Those models have been battle-tested through multiple financial crises – seller meets buyer, there's a central counterparty that guarantees settlement. And if you look at the issues over the last few months, in particular with the FTX bankruptcy – or whatever the case may be [Just say fraud!] – there isn't a central counterparty that's ensuring someone is the buyer to every seller, and the seller to every buyer to guarantee settlement. 

So, I think the more traditional financial models – the financial structures, such as the exchanges, the clearing houses – have shown to be, again, beacons of transparency in a challenging, volatile market.

I’ll leave it to readers to look up their favourite examples of money laundering, market rigging, misselling, insider dealing, fraud, and other traditional banking scandals. (Libor and Forex, anyone?) But in fairness to Martin, she was making a technical point.

Then O’Hanley observed:

If you think about the last 15 years since the financial crisis, the overriding theme of regulators has been to reduce, if not eliminate, systemic risk. They'll never say it that way, but that’s really what it's about. 

If you think about 2008, there was a vast concentration of risk. And all of the regulations since then have been about how do we distribute that risk? Some of it has been around stress-testing and raising capital requirements. A lot of it is around sets of activities – and innovators that came when it became too expensive for banks, because of capital requirements.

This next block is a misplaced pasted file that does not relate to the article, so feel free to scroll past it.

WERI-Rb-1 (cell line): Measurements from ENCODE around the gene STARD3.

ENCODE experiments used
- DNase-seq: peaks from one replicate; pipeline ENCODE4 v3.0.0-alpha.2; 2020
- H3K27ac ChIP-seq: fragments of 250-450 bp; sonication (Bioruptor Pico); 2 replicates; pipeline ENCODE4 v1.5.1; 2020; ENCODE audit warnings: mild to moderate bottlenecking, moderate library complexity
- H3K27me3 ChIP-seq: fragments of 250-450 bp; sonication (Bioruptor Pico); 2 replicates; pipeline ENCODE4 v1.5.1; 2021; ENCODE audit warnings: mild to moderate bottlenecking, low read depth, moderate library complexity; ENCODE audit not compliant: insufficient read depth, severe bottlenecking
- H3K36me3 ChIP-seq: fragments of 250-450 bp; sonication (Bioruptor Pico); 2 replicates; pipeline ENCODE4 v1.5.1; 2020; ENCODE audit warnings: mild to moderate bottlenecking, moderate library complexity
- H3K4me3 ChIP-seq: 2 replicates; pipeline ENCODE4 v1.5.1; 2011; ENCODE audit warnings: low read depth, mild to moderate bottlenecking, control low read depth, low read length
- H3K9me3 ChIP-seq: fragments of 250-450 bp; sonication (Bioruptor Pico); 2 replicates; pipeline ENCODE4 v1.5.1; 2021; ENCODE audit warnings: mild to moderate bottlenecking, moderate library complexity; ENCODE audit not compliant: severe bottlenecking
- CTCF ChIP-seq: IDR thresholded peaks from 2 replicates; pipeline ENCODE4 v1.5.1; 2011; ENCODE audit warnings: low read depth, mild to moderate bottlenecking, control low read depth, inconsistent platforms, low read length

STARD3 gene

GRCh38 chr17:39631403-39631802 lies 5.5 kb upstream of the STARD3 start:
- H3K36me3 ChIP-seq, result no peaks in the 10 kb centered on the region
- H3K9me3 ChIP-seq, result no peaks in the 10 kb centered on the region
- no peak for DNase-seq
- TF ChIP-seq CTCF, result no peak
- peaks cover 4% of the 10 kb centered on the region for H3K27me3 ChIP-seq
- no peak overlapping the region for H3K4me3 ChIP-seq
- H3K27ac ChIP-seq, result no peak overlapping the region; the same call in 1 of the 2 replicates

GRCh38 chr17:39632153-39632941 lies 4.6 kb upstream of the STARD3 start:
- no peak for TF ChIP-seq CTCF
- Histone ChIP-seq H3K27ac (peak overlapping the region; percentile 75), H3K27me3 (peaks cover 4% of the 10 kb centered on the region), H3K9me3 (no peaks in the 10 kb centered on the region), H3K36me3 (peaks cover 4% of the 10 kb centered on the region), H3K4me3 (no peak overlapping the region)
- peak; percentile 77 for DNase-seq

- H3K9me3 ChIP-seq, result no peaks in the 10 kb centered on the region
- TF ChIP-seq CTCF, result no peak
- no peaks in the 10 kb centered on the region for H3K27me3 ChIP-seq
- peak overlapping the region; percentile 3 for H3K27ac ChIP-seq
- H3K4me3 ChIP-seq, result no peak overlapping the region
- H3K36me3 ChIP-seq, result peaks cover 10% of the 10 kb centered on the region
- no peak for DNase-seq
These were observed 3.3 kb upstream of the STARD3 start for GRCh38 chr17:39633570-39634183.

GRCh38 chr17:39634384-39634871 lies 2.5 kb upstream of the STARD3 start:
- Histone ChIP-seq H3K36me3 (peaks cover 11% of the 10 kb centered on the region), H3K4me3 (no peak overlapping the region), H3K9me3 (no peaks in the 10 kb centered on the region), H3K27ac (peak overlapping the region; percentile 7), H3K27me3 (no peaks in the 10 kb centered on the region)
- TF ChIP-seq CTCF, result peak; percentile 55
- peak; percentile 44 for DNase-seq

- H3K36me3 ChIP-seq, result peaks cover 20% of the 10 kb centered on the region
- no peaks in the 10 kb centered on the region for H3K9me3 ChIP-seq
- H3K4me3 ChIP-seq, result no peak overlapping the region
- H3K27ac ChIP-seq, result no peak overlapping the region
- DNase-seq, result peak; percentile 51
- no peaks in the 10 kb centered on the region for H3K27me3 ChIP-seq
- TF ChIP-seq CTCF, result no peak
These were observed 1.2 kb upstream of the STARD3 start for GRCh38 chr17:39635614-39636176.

Consider credit in the United States. Back at around the time of the financial crisis, 80% of all mortgages were originated by a bank. Today it's just 20%. Last year and the year before, over half of all credit initiated, originated, in the United States was done through some kind of private credit. So, it's a distribution of risk.

Inclusion or state paternalism?

So, what are the core benefits of those separate, though in some ways linked, innovations such as cryptocurrencies, stablecoins, central bank digital currencies (CBDCs), and their underlying systems, such as blockchain and distributed ledger technology (DLT)?

PayPal’s Schulman had thoughts on at least one of these areas.